"Bollocks," she said pleasantly, "I know you're always going round Hazel's for tea on Sundays."

"I don't think vodka martinis and Twiglets count as tea."

"It's Sunday, everything's closed, you've got work tomorrow, there's nothing better to do," Romey said persuasively. "If you can use it for an excuse to hang about with Vince all day, you can use it for an excuse to spend time with your son. Though really, Stuart. You don't need an excuse. The world won't stop turning if it comes out that you care about something."

"I don't make excuses," Stuart declared. "I don't give a fuck what anyone thinks."

"Good. Then stay for tea," Romey said.

He couldn't think of any reason not to, so he answered, "Fine, I will," feeling he'd missed a step in there somewhere.

But then, he'd been on his back foot all week. It was very distracting, how his phone kept refusing to ring. And Vince had changed his answerphone message to the default, a preset recording that simply said 'Please leave a message' in robotic tones.

Little things like that always convinced Stuart that Vince wasn't as hapless as he pretended to be; he must've known Stuart would call and listen to the outgoing message to hear his voice, or why else would he change it to the computer recording instead? The bastard.

"'S funny. Phil's funeral, you know, at the buffet, this bloke, never saw him before... comes up to us out of nowhere and just says 'Let me guess. Stuart and Vince.'" Not much of a story, so why was he telling it? Stuart tapped Alfred's knotted hand, tried to get him to open his fingers. "Phil was stuck on Vince, seems like. Told this accountant bloke all about him."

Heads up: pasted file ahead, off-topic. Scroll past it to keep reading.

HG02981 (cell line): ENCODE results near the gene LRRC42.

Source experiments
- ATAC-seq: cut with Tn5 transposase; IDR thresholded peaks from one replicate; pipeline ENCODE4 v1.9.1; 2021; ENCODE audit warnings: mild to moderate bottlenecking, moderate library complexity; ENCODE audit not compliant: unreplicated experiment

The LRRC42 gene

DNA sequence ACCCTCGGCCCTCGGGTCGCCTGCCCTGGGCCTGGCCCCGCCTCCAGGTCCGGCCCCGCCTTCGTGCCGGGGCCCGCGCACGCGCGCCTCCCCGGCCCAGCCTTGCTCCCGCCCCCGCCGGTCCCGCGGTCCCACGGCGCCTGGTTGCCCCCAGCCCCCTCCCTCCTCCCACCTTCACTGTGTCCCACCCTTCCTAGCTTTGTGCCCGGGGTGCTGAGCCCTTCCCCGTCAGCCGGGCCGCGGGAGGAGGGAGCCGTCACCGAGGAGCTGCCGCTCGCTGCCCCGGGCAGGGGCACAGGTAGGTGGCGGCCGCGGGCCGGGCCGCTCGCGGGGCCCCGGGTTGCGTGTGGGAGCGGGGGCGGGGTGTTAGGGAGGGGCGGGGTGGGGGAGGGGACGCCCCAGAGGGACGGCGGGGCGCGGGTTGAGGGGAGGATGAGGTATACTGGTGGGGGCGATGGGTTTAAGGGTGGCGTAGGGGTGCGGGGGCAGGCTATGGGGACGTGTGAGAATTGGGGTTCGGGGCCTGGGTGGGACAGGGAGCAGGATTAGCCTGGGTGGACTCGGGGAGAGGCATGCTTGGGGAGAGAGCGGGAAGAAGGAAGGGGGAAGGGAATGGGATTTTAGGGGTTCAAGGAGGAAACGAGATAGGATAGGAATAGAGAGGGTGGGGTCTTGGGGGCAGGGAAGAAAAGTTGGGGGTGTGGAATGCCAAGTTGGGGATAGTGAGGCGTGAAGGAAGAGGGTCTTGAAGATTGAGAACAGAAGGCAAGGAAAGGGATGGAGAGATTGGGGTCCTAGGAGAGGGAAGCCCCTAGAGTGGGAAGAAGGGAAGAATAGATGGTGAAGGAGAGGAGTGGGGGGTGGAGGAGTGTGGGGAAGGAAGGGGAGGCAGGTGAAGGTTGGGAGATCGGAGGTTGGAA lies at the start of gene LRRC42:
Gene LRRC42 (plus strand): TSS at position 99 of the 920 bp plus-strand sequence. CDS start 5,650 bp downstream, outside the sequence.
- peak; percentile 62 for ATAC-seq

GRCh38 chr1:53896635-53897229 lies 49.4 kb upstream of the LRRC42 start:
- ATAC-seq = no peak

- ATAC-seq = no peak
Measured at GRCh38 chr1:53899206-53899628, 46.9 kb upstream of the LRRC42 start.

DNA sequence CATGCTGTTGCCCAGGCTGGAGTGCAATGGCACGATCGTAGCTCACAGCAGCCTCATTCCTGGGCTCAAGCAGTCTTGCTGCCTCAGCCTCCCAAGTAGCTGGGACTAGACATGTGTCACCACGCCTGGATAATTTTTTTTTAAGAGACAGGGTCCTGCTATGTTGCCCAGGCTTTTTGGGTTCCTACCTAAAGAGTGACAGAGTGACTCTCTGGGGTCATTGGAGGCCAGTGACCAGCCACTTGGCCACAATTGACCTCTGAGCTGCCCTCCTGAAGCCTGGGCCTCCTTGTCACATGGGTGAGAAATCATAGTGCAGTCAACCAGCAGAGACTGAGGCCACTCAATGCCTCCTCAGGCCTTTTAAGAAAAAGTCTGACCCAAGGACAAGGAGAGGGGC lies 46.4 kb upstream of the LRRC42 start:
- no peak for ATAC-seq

Romey made a sympathetic face. "Did Vince know?"

"Nope. Phil never said. The twat."

Alfred cinched his little face up, yawning around his pacifier, his fists still clenched. Stuart was about to give up on getting him to open them.

"You never said," Romey told him quietly.

He kept his eyes on Alfred. "Nothing to say."

She sighed a little. "Stuart, I know you."

"You had my baby, Romey. Doesn't mean you know me," he said.

"I remember how you were at uni," she said. "Before all this." She touched the lapel of his wool coat. He wanted to brush her hand away, but he knew she expected that, so he left it. "I know you hate it, but I do know you."

He shook his head, tried on a smile that didn't quite fit.

"How much longer are you going to go on like this?" she persisted. "You joke about how you'll still be out there when you're sixty, but then you run down Bernie because he's still out there, pushing sixty--"